|Purchased Price||$533,000||:::||Lot Size||0.44 acres|
|Days on Redfin||16||:::||Baths||2|
*Estimated monthly payment assume 20% down, 30-yr fixed @ 6.50%
* * * * * subject is listed for land, the existing old house, plus a newly approved project plan, its more than 7100 sqft. luxious contemporary single family pool dwelling, * * * * * corporate owner motivated due to their carrier plan changes. * * * * * drive by only, * * * * * tenants not aware its on the market for sale. * * * * * absolutely do not disturb, please * * * * * fierce dog may bite at your own risk. * * * * *
This has to be one of the worse descriptions I’ve ever read. He’s obviously never took a grammar class nor believes in using the spell-check option before posting. The only thing that’s missing is the realtor’s special CAPS LOCK and multiple exclamation points!!! I don’t understand the use of multiple asterisks nor what “fierce dog may bite at your own risk” means. Actually, I do understand what he’s trying to say, but it’s very poorly conveyed.
What are they trying to sell here? Half the verbiage is about the approved plans for the monster 7100 sqft McMansion that hasn’t been built, a quarter of is about the existing house and another quarter of it repeatedly warns me not to disturb the occupant. They have yet to notify them that the property is up for sale so I assume these owners want to squeeze every bit of cash flow from these renters as possible. Considering the current market conditions and their ridiculous asking price, they’ll probably need these renters to supplement their current monthly payments.
For the $1.6MM asking price, I would expect to buy the 7100 sqft mansion as described and not this half a century old house in “fair condition.” $1.6MM divided by 7100 sq-ft would yield about $225/sqft which I think is reasonable for a brand new construction. However, instead of getting that, the buyer will get a 57 year-old 3542 sqft house and pay $452/sqft for it. The sellers are dreaming on cloud 9 if they think anyone will pay $1.6MM for this property. If they slash the price by 50%, they might have a good chance of finding a knife catcher.
8 thoughts on “Excuse Me?”
Also the picture of the house is 6 years old.
The 1993 price of $533K was rather high. The market did not bottom out until late 1996. I bet the low price was in the low $400K’s.
This realtor should be reported to the Real Estate license board for making the last two statements. That is the worst I have ever seen and borders on covering up the potential sale to the tenants and scaring the buyer that the dog make attack.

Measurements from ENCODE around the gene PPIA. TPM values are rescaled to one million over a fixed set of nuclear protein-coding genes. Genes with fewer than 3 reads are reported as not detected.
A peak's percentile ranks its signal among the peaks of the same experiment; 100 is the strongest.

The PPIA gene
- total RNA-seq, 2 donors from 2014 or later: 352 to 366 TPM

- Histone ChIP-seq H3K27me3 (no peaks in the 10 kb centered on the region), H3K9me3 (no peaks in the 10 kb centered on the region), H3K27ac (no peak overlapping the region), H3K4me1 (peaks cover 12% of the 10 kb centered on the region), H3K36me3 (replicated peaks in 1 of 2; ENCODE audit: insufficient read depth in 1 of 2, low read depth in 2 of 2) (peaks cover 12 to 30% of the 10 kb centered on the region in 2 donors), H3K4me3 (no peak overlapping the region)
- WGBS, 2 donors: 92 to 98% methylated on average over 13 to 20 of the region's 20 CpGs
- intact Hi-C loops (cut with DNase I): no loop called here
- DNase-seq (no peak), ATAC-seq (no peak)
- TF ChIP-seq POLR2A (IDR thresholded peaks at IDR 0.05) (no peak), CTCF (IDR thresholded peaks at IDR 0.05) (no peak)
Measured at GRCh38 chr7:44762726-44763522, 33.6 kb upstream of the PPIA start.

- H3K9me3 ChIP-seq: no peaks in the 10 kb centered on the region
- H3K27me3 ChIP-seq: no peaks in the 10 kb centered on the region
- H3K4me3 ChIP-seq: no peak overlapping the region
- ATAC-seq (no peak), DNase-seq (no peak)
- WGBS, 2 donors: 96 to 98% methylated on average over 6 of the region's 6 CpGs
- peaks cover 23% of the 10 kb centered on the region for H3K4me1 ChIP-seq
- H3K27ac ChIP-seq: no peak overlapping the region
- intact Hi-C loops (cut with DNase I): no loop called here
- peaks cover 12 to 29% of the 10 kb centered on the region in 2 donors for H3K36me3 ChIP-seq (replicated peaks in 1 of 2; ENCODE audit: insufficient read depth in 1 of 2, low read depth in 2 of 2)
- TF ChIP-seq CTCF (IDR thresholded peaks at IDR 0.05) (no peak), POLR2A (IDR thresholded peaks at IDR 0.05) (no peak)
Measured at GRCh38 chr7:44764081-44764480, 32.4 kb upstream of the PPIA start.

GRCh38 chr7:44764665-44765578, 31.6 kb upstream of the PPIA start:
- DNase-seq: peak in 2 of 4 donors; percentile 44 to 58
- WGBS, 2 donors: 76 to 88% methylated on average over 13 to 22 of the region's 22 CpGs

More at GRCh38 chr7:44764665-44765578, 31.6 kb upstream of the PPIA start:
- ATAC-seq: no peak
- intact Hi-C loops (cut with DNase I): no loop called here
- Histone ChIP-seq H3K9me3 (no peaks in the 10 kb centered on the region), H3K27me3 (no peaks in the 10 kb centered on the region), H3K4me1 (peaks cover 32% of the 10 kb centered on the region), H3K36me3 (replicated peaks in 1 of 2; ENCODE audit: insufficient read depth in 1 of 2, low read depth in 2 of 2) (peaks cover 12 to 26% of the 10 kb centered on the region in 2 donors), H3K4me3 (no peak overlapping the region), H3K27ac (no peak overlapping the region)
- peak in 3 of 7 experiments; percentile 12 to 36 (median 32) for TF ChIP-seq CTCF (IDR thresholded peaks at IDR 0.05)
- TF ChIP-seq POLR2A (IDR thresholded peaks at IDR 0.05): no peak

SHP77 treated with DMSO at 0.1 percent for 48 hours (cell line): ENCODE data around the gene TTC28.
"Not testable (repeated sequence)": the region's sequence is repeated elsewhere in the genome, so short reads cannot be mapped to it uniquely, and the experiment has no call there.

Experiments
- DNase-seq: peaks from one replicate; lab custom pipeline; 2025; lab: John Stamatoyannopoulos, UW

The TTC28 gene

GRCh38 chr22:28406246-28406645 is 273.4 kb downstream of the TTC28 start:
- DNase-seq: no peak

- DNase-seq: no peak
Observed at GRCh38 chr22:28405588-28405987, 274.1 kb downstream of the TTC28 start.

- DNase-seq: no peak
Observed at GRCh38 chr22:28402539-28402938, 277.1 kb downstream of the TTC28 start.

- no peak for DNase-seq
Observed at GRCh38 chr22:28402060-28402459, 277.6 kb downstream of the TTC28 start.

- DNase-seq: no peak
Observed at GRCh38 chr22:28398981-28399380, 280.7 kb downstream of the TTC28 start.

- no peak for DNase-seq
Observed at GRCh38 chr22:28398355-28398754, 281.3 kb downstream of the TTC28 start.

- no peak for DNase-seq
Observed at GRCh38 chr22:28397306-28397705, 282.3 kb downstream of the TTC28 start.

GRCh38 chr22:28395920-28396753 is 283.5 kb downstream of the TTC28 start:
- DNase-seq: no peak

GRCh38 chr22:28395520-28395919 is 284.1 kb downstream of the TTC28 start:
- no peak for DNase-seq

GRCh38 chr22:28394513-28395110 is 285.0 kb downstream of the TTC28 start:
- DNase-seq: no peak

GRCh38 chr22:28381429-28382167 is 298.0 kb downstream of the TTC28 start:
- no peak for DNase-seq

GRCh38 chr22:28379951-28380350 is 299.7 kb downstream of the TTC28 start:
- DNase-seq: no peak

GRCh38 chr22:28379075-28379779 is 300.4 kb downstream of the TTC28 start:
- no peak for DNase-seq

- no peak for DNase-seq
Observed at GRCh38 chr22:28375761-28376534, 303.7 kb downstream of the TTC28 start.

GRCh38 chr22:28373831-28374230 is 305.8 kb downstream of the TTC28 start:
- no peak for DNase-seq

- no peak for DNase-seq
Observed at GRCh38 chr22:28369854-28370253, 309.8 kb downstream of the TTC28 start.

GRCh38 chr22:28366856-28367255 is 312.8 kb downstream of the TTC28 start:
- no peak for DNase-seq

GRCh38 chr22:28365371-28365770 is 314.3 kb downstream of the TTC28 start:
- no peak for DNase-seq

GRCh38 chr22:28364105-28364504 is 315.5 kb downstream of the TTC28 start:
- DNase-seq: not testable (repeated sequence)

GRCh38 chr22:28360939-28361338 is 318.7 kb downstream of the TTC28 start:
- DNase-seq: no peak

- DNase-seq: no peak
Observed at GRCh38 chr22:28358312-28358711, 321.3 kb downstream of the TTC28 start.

I would dare someone to print the MLS and put it on the door.
I agree. This house would have been worth less in 96/97 when the market bottomed. As for the realtor, he should be fired for unethical conduct.
Estimated payment: 8K per month. Shyeah! I’m surprised there aren’t people lining up to purchase it.
I’m not familiar with the world of realtors but surely there must be some sort of ethical codes that may result in the ban of their license?
Do we have any brave, bullish realtors on board who would like to chime in? I’ve never taken an RE class, but it doesn’t take more than common sense to know what they’re doing is wrong.
Walking into a bear’s den isn’t easy, but it would bring balance to the discussions here if we had a resident bull on board.
1. Be honest with all parties in the transaction – not just with you, as his or her client, but also with the other real estate practitioner and his or her clients.
2. Put your interests ahead of his or her own, at all times.
3. Disclose all pertinent facts regarding the property and the transaction to both buyer and seller.
4. Be truthful in all communications with the public.
(Grabbed straight from Realtor.org)
I was pleasantly surprised to stumble on this blog today. Agree generally with much of the bearishness, but not always. Typically, I think your focus on GRM (which, admittedly, you only use as a short-hand tool) tends to undervalue many of these “sold for land” types of properties. Part of the bedrock appeal of LA generally, and the SGV specifically, is that you can have most or all of the benefits of a big city but still have a nice big back yard, pool, hell, maybe even a sports court. Moreover, at some point above 3,000 square feet, the relative value of additional lot, compared to additional house, has to begin to swing heavily in the direction of the lot. Wish their were a tool that could capture that in a way that could reliably predict changes in price…
I agree that it is difficult to capture many of the untangible qualities of property with numbers. GRM, $/sqft and other numerical measures provide a general feel of things, but neglects to account for things like neighborhood desirability.
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